Autumn Statement 2013 – live blog

17:00 The independent Office for Budget Responsibility has issued yet another update to its estimate of the size of the housing benefit bill. It says housing benefit will cost £6 billion more over the next five years than it estimated at the time of the Budget in March. It puts the cost at £600 million more in 2013/14, rising to £1.8 billion more by 2017/18. According to the OBR’s Economic and Fiscal Outlook:

‘About half of this is explained by an increase in the proportion of employed people who receive housing benefit, based on recent data and detailed modelling, which suggests that growth in renting for this part of the working age population is likely to continue to increase further over the forecast period. Changes in the caseloads for other benefits, particularly ESA, explain the majority of the remaining increase.’

This is the third time in a year that the OBR has increased its estimate of the cost of housing benefit. The March estimate was itself £3.7 billion higher over five years than the one it gave in last year’s autumn statement, and that one was £2.8 billion higher than the one at the March 2012 Budget.

What happens next? Though the OBR’s updated cost estimates seem to grow bigger every six months, the Treasury is determined to cap ‘the vast majority’ of housing benefit spending as part of its overall welfare cap. Those rising in-work claims are the result of low wages and high rents, yet only ‘cyclical’ spending like JSA-related housing benefit will be exempted from the cap. Yet more housing benefit cuts to come?

15:35: The AS2013 document offered no definition of what is meant by ‘high-value’ social housing. However, the inspiration clearly comes from a 2012 report by Policy Exchange called Ending Expensive Social Tenancies. It defined ‘expensive’ as meaning valued above the regional median adjusted by bedroom size.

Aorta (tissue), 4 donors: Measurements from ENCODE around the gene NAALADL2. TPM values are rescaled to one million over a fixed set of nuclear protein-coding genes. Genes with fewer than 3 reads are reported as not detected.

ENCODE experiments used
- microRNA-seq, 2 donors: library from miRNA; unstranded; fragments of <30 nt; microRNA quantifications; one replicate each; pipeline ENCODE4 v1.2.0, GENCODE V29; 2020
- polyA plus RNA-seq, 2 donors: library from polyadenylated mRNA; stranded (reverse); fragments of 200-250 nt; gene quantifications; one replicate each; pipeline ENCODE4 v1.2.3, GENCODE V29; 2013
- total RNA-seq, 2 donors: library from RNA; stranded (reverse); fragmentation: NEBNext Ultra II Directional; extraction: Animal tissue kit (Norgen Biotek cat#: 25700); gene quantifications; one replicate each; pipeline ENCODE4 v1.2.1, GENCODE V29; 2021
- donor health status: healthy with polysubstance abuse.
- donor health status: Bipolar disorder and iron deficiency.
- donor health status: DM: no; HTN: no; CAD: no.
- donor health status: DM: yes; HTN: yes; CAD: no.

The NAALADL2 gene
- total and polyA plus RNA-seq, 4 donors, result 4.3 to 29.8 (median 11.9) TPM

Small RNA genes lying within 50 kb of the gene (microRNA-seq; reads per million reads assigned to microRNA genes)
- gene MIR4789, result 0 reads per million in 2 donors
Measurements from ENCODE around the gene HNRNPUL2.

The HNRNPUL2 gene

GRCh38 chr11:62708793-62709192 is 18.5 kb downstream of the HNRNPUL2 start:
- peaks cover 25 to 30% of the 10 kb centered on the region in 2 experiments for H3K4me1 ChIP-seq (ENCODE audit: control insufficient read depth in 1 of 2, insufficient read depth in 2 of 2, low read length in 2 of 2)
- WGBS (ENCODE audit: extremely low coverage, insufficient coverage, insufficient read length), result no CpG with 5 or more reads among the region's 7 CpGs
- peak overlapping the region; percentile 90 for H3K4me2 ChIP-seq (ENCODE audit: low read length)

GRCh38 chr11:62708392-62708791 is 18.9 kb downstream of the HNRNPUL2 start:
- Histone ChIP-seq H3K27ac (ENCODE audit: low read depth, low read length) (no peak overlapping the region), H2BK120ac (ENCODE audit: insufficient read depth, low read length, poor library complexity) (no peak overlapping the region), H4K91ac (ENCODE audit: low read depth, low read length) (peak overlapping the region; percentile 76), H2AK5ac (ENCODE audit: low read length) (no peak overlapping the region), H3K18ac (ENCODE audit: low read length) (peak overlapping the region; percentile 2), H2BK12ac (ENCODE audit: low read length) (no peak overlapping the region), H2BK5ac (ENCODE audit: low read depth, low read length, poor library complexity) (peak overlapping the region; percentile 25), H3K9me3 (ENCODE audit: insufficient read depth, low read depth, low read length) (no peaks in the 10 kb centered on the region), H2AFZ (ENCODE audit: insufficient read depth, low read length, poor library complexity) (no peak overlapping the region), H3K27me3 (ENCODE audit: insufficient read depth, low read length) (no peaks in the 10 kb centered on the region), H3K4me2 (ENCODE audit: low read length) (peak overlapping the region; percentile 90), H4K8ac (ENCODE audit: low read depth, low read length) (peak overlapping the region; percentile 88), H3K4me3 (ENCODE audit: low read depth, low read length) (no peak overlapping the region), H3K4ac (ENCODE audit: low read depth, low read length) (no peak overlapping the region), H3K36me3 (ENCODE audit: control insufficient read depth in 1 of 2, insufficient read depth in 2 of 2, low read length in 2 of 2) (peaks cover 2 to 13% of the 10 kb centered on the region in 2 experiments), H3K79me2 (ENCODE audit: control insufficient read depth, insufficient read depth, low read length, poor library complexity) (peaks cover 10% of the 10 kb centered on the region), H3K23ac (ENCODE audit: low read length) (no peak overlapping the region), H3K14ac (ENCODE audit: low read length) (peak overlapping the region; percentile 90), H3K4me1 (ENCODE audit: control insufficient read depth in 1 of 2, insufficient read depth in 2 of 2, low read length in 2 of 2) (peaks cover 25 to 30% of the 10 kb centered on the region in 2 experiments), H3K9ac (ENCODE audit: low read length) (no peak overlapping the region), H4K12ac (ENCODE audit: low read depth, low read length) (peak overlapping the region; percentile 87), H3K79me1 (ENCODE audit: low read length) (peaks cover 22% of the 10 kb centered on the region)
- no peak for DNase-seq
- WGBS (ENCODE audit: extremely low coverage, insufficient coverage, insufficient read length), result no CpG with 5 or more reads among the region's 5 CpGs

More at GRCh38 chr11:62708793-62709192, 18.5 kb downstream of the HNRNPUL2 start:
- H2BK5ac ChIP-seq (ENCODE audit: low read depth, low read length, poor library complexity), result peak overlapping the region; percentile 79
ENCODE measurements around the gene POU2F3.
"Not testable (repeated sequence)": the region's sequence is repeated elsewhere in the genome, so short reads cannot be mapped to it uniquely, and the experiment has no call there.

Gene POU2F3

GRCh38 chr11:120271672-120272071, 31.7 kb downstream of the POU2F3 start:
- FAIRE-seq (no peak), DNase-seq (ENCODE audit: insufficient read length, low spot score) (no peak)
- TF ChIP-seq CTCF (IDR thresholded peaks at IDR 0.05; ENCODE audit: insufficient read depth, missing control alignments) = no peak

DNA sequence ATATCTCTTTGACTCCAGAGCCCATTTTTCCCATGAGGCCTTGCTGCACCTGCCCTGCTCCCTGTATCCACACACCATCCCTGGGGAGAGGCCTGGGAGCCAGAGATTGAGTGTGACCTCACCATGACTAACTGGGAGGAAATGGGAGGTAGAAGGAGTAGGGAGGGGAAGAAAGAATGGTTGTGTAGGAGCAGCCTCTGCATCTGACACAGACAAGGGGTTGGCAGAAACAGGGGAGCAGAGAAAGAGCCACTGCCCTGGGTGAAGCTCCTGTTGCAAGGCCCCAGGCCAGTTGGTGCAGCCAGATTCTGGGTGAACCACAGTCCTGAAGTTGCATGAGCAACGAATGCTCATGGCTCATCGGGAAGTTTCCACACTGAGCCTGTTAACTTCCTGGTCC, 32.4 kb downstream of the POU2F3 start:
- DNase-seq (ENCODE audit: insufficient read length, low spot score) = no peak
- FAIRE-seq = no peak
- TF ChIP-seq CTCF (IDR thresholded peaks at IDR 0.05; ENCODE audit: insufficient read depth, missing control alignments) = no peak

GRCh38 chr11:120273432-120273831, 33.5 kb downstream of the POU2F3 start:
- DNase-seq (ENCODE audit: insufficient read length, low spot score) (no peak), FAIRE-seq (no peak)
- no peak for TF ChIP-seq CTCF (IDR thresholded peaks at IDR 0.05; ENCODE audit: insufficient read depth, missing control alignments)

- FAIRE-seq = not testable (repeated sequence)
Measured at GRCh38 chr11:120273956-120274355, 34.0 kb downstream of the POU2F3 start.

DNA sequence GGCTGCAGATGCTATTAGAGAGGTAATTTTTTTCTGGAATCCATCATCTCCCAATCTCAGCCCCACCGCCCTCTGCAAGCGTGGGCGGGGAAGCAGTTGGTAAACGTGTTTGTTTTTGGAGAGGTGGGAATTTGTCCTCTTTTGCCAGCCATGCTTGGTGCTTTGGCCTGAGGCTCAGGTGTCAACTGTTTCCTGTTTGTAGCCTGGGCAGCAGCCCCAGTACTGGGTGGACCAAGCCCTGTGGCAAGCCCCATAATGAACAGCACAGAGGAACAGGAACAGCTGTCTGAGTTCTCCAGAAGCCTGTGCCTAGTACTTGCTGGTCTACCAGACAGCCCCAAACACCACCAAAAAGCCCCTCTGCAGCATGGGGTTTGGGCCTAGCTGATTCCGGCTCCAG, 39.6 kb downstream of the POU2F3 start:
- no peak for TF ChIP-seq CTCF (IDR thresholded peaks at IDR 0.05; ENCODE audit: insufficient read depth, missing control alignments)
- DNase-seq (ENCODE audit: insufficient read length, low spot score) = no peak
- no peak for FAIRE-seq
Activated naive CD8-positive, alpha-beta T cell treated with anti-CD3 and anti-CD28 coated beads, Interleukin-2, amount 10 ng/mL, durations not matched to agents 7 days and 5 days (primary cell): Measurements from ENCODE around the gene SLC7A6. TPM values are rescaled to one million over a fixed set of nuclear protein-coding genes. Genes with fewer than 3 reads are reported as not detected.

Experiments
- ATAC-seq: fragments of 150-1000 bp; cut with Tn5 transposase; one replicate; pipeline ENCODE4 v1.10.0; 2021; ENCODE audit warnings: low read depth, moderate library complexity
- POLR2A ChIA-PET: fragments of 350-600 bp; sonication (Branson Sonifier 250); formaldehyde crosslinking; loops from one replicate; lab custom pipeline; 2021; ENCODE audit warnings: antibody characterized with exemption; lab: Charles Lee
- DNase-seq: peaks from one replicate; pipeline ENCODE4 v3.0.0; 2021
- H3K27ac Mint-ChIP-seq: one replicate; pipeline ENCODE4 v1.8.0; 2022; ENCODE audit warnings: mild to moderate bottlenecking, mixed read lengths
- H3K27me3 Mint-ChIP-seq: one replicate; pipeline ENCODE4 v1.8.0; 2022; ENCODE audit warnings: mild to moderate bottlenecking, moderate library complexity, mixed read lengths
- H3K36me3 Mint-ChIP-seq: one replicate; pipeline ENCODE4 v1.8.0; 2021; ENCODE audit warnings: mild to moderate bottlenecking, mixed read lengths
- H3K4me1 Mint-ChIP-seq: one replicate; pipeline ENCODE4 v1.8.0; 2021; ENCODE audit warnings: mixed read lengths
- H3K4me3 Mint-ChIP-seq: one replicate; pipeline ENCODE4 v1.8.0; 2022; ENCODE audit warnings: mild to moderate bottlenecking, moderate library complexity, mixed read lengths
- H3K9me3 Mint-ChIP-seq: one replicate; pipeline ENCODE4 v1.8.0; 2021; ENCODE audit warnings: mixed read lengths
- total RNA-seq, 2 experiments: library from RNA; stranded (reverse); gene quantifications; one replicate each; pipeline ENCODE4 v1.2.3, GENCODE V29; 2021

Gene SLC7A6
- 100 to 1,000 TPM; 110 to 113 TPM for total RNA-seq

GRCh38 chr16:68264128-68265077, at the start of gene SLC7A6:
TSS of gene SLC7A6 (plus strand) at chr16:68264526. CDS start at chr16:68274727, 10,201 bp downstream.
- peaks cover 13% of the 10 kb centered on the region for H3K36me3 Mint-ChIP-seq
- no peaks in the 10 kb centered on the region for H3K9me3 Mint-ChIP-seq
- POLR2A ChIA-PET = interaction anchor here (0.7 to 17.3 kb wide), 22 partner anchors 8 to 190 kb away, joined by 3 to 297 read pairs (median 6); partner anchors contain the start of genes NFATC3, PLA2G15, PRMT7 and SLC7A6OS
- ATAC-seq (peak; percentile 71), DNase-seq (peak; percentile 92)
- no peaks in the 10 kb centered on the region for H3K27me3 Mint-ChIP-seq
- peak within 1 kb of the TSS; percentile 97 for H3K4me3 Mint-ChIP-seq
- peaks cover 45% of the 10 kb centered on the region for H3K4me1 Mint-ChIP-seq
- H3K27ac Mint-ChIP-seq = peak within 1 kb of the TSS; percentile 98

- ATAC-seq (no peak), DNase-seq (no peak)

It estimated that 818,600 social tenancies worth £159 billion are ‘expensive’ when judged on this basis: 21.8 per cent of England’s council and housing association stock. Of those 339,000 are council (18.7 per cent) and 479,000 housing association (24.3 per cent).

If you’re assuming this is mainly to do with London, you’re wrong: almost one in three social homes in London are ‘expensive’ but so too are 26 per cent in the East of England, 22 per cent in the south east and 20 per cent in the south west. The least affected region, the north east, still had 15 per cent of properties classed as ‘expensive’.

14:01: Reactions to AS2014 are starting to come in – though not all with weblinks available.

Grainia Long, chief executive of the Chartered Institute of Housing, welcomed George Osborne’s acknowledgment of the principle that councils should be able to borrow more to build homes:

‘But the steps announced today are far too modest and there is a risk that any gains could be offset by the requirement to sell high-value social housing and the expansion of right to buy. The finer details will be crucial – it is critical that the overall package results in a net increase in housing investment and new homes. As George Osborne acknowledged, we need to build more homes – we are in the grip of a housing crisis, with millions of people being denied access to a decent home at a price they can afford. Increasing local authority borrowing caps by £7 billion, rather than £300 million, would allow councils to build 75,000 new homes over five years, creating 23,500 jobs and creating £5.6 billion of economic activity.

‘Local authorities already have powers to sell off council housing and it is unclear whether selling off valuable homes is always the best way of doing business – councils may also want to borrow against the value of these properties so they can fund more homes.’

Simon Rubinsohn, chief economist at the Royal Institute of Chartered Surveyors, said:

‘If help to buy is to remain, right to buy extended, and expensive social housing sold off then the Government’s commitment to building houses simply must be extended. The £1bn of loans to unblock housing development across the country will contribute towards housing need and will drive construction jobs. However, we still believe housing is not at the centre of a coordinated property-led growth that supports a balanced regional recovery where all can access the market. The increase in the HRA borrowing cap will only make a very minor dent in the housing deficit.’